Reading Genre: Hardboiled Fiction and Me

Long ago, when I was all hopped up on little sleep and theory readings, I tried to write a paper making the case that the most important genre marker of science fiction was not the nova that it introduces but the way it teaches the reader to read it as it goes. Now, I still sort of like that idea, but it’s too common in all texts to really work. I think my professor’s comment was something that boiled down to, “this is a very good paper, A, but the idea doesn’t make sense, don’t try to publish this.” Fair.

I’m telling you that because the way that a text shows you how to read it, and how to read the genre it is in, means a lot to me. And I think it’s important generally as well. I’ve written on genre a few times before, most recently in using genre theory to evaluate magic texts. But here, I want to talk about an experience I had with a novel and the general idea of reading using genre.

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Literature for Magicians: The Night Land

The Night Land by William Hope Hodgson is one of the strangest things I have read, I believe. Anyone interested in dreamscapes, fantasy, post-apocalypse fiction, or weird fiction should give it a try. This essay is "for magicians" simply in that this novel will enrich the imagination powerfully, something any magician should do every so often.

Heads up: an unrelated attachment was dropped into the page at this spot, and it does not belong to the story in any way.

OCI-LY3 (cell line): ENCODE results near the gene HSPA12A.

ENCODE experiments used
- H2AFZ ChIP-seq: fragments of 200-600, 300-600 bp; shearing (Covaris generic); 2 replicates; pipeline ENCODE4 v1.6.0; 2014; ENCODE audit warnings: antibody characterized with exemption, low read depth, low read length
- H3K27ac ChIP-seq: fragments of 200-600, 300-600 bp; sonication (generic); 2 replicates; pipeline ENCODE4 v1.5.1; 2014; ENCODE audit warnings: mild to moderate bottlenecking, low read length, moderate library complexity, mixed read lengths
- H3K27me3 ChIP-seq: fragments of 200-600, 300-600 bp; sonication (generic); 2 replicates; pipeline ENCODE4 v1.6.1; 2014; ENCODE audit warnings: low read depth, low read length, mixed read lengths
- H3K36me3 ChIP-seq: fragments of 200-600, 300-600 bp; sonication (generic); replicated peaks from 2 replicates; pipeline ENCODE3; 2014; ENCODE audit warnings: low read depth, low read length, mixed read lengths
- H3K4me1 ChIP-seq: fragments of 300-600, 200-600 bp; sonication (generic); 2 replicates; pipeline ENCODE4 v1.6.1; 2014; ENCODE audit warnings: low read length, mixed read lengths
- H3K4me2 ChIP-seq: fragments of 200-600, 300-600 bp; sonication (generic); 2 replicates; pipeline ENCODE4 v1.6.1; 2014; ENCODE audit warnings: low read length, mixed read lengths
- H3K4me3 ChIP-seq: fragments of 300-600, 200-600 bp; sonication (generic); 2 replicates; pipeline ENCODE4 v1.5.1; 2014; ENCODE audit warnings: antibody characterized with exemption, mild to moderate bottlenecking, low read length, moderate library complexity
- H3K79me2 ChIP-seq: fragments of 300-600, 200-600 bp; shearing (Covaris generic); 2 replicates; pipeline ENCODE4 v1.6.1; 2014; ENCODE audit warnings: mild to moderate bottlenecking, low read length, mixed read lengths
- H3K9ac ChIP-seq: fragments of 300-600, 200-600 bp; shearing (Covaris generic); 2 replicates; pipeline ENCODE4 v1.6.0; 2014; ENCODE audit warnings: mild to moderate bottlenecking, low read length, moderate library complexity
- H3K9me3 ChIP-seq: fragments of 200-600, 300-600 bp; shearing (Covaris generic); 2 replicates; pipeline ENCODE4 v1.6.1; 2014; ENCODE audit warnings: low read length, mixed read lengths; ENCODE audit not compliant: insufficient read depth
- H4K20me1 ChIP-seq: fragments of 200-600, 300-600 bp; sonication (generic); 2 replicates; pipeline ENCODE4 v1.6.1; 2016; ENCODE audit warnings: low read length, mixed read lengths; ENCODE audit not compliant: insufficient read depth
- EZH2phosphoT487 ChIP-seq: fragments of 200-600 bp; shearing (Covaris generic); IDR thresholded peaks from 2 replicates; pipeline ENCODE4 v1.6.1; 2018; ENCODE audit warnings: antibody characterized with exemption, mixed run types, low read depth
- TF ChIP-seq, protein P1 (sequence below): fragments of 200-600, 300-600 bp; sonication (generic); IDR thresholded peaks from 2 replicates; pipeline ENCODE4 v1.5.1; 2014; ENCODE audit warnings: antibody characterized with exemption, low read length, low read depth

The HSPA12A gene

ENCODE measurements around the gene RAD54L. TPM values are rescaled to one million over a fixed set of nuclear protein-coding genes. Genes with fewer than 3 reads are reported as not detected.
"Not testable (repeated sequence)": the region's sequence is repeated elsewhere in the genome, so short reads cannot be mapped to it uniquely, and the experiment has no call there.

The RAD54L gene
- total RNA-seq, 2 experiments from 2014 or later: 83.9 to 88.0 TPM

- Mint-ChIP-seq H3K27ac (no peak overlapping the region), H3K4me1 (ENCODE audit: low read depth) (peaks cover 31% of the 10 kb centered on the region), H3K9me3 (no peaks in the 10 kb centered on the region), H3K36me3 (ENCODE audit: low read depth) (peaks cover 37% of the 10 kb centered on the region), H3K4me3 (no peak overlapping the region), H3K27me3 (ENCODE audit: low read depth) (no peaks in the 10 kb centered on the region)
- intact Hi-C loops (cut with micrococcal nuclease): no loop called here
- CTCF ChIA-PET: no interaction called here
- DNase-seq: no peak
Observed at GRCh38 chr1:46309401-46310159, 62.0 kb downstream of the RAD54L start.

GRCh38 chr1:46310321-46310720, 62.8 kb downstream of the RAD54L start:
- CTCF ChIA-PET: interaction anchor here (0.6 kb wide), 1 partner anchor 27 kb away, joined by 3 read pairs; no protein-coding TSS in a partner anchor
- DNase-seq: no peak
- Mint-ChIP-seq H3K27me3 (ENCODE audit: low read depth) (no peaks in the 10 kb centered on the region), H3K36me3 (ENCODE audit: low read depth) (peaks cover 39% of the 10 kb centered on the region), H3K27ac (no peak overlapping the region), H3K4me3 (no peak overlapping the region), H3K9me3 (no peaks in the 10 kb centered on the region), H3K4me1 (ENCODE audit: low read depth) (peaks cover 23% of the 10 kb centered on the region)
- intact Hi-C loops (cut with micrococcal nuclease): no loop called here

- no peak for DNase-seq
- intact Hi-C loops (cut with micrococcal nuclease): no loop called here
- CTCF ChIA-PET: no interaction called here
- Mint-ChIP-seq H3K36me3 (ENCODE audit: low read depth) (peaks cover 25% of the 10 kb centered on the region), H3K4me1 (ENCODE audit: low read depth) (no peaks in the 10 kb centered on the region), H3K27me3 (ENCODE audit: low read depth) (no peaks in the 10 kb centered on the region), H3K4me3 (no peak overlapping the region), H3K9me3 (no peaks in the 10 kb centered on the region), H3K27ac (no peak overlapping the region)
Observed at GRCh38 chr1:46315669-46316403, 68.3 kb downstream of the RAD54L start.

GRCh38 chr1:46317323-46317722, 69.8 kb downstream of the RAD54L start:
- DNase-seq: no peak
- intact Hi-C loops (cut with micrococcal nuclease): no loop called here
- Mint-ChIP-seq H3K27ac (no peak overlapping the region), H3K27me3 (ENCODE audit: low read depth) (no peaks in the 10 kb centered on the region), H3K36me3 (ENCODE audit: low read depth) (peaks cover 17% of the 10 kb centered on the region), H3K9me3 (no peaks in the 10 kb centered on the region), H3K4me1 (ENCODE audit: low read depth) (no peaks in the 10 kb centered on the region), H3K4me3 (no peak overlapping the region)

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Secondary World part 2: Visiting Other Worlds of Magic

Last week, I talked about how Coleridge’s "suspension of disbelief" can be used to understand how more than one magical system can make sense, even if they’re mutually exclusive. In short, a work of art that is not convincingly "realistic" tugs on your heart by reminding you of "inward truths," and I compared that to how one might sympathize with Yggdrasil not because one believes the world hangs from the boughs of a tree, but because one believes trees are central to the survival of our ecosystem on Earth.

This week we’ll go even further. Tolkien’s famous essay "On Fairy-stories" developed an idea called the "secondary world" and we can conceive of magical systems as secondary worlds that we visit. If they’re coherent, we may keep coming back!

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The Secondary World of Magical Texts and Traditions